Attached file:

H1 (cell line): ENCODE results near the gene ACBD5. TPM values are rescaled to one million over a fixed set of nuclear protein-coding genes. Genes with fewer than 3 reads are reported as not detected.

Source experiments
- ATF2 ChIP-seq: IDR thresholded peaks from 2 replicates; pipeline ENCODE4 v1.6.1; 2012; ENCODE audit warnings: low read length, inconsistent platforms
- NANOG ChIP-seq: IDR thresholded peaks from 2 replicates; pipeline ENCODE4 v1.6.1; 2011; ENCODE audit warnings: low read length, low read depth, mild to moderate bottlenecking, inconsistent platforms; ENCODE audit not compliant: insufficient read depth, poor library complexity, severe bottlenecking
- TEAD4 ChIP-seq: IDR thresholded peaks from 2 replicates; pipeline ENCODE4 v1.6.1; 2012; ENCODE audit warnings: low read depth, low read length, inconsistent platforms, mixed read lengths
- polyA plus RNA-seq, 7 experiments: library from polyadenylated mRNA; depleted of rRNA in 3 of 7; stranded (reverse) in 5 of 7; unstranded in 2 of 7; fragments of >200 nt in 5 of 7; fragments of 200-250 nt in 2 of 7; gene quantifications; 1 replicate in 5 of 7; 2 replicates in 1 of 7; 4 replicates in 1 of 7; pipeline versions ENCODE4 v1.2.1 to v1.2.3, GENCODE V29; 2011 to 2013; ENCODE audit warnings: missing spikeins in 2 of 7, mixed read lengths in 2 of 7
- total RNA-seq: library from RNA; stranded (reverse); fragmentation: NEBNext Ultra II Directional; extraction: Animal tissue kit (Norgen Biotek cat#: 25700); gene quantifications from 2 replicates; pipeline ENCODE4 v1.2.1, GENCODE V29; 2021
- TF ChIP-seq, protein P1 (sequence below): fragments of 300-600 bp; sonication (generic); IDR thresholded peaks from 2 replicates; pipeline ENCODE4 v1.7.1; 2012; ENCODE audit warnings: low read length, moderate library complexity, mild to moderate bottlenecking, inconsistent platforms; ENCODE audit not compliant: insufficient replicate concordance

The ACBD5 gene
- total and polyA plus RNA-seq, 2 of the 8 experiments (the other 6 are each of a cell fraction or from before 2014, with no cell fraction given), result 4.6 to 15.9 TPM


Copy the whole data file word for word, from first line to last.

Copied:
H1 (cell line): ENCODE results near the gene ACBD5. TPM values are rescaled to one million over a fixed set of nuclear protein-coding genes. Genes with fewer than 3 reads are reported as not detected.

Source experiments
- ATF2 ChIP-seq: IDR thresholded peaks from 2 replicates; pipeline ENCODE4 v1.6.1; 2012; ENCODE audit warnings: low read length, inconsistent platforms
- NANOG ChIP-seq: IDR thresholded peaks from 2 replicates; pipeline ENCODE4 v1.6.1; 2011; ENCODE audit warnings: low read length, low read depth, mild to moderate bottlenecking, inconsistent platforms; ENCODE audit not compliant: insufficient read depth, poor library complexity, severe bottlenecking
- TEAD4 ChIP-seq: IDR thresholded peaks from 2 replicates; pipeline ENCODE4 v1.6.1; 2012; ENCODE audit warnings: low read depth, low read length, inconsistent platforms, mixed read lengths
- polyA plus RNA-seq, 7 experiments: library from polyadenylated mRNA; depleted of rRNA in 3 of 7; stranded (reverse) in 5 of 7; unstranded in 2 of 7; fragments of >200 nt in 5 of 7; fragments of 200-250 nt in 2 of 7; gene quantifications; 1 replicate in 5 of 7; 2 replicates in 1 of 7; 4 replicates in 1 of 7; pipeline versions ENCODE4 v1.2.1 to v1.2.3, GENCODE V29; 2011 to 2013; ENCODE audit warnings: missing spikeins in 2 of 7, mixed read lengths in 2 of 7
- total RNA-seq: library from RNA; stranded (reverse); fragmentation: NEBNext Ultra II Directional; extraction: Animal tissue kit (Norgen Biotek cat#: 25700); gene quantifications from 2 replicates; pipeline ENCODE4 v1.2.1, GENCODE V29; 2021
- TF ChIP-seq, protein P1 (sequence below): fragments of 300-600 bp; sonication (generic); IDR thresholded peaks from 2 replicates; pipeline ENCODE4 v1.7.1; 2012; ENCODE audit warnings: low read length, moderate library complexity, mild to moderate bottlenecking, inconsistent platforms; ENCODE audit not compliant: insufficient replicate concordance

The ACBD5 gene
- total and polyA plus RNA-seq, 2 of the 8 experiments (the other 6 are each of a cell fraction or from before 2014, with no cell fraction given), result 4.6 to 15.9 TPM